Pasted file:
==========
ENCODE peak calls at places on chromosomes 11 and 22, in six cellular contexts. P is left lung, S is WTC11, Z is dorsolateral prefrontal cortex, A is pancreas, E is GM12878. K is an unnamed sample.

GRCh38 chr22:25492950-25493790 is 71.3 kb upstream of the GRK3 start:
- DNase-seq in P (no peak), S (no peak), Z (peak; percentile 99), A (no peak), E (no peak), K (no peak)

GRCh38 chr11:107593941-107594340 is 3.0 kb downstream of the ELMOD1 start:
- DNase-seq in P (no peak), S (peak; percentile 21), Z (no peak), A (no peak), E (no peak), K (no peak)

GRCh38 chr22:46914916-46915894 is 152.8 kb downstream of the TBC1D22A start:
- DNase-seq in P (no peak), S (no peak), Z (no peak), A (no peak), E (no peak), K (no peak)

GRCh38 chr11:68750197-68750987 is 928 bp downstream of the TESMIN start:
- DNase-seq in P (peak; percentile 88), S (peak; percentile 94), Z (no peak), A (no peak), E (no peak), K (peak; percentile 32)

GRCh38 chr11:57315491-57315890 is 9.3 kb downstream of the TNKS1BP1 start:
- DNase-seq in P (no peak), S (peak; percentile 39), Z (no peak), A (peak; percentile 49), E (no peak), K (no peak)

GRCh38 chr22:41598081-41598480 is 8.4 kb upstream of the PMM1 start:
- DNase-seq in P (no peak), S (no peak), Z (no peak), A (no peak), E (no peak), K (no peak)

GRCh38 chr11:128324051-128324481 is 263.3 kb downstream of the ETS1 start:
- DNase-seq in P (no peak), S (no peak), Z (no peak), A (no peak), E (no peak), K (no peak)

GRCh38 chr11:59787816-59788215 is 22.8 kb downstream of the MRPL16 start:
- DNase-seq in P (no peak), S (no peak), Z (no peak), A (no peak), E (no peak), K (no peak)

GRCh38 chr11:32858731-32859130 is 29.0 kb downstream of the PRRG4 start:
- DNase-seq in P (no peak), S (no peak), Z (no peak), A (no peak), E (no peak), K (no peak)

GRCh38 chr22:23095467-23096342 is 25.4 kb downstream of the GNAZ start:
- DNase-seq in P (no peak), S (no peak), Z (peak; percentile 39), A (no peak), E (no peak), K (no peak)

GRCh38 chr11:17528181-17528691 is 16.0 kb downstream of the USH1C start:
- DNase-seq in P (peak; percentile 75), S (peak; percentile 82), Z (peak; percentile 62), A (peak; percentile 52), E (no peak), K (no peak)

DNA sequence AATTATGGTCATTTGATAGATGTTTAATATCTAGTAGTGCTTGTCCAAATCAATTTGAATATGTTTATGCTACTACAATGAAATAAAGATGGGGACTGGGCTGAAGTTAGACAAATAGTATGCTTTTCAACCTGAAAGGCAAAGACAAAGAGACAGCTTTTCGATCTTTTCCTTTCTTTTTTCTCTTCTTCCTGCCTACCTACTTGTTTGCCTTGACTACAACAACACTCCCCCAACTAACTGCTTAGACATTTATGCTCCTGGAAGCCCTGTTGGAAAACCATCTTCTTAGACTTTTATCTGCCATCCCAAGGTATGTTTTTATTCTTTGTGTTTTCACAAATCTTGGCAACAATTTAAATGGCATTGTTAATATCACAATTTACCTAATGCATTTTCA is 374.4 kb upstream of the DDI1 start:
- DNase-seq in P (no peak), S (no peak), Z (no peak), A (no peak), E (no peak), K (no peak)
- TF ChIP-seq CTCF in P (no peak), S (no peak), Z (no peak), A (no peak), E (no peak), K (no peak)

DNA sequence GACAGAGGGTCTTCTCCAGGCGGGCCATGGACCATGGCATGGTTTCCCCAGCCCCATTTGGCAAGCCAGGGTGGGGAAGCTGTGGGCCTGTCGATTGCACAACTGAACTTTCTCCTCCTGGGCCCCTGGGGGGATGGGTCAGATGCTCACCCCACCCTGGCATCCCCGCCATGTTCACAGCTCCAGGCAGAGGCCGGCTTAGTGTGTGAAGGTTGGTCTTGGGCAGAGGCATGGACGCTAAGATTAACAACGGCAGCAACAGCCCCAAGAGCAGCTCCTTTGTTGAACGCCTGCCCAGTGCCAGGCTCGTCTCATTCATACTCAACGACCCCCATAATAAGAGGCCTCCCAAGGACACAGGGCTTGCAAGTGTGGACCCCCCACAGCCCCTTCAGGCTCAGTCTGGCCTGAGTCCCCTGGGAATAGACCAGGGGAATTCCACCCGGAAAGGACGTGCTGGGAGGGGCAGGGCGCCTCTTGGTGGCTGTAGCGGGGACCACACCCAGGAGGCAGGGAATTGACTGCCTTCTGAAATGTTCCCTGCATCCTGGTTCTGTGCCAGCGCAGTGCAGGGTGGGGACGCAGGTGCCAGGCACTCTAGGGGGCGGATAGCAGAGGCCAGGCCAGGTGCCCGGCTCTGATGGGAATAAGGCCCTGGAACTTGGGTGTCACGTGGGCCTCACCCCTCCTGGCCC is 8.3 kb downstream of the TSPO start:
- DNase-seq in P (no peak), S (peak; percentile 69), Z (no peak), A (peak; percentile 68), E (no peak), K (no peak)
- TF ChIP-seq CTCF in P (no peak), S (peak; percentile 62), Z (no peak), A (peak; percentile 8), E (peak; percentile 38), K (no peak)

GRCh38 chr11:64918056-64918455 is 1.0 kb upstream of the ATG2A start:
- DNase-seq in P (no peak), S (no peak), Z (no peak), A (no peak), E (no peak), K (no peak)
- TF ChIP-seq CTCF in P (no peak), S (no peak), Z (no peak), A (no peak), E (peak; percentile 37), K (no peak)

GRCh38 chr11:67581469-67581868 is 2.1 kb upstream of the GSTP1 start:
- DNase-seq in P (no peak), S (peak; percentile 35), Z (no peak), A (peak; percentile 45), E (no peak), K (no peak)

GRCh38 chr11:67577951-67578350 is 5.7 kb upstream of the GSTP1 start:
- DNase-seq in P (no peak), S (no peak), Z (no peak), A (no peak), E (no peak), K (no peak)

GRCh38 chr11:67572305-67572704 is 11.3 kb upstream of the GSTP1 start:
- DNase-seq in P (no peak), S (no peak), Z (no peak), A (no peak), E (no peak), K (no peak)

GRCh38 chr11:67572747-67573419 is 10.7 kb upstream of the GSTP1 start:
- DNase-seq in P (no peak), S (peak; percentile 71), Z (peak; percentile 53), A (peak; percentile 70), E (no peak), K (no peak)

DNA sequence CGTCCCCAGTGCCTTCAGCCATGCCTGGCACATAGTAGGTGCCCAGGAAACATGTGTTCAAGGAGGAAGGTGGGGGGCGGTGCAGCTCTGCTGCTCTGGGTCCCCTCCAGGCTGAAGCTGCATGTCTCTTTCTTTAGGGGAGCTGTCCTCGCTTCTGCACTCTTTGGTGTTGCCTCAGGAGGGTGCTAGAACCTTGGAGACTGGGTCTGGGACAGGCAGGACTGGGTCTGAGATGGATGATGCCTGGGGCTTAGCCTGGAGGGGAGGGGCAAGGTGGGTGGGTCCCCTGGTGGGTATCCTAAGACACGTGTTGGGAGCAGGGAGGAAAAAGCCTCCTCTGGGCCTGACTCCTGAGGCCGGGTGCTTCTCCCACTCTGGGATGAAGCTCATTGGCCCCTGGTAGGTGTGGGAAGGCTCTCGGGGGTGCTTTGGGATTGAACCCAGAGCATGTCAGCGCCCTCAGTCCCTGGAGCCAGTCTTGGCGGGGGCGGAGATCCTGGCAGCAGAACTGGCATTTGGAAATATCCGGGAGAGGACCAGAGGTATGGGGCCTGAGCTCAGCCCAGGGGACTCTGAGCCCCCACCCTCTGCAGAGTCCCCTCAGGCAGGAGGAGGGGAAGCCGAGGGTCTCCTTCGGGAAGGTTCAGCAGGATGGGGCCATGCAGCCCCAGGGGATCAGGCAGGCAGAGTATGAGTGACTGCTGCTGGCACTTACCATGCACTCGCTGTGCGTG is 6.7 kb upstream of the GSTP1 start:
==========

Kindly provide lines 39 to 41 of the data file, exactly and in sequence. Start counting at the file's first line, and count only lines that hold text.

GRCh38 chr11:67572747-67573419 is 10.7 kb upstream of the GSTP1 start:
- DNase-seq in P (no peak), S (peak; percentile 71), Z (peak; percentile 53), A (peak; percentile 70), E (no peak), K (no peak)

DNA sequence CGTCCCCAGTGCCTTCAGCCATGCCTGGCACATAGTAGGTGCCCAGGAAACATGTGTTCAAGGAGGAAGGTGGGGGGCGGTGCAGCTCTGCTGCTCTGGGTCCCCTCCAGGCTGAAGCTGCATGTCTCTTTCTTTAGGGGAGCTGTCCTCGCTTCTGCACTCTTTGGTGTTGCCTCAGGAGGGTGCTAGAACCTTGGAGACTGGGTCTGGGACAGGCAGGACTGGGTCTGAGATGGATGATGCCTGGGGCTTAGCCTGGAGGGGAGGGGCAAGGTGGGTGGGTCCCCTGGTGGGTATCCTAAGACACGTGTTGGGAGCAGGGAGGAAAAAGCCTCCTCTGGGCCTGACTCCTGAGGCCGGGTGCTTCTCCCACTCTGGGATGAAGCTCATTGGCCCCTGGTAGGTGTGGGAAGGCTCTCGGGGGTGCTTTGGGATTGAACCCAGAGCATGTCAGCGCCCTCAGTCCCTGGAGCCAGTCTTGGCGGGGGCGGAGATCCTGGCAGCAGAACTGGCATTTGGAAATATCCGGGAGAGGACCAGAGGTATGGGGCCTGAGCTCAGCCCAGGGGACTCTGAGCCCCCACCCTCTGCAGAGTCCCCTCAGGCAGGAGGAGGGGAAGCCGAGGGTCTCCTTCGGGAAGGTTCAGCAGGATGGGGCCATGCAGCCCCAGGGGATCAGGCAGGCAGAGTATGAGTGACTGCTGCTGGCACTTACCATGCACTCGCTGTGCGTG is 6.7 kb upstream of the GSTP1 start: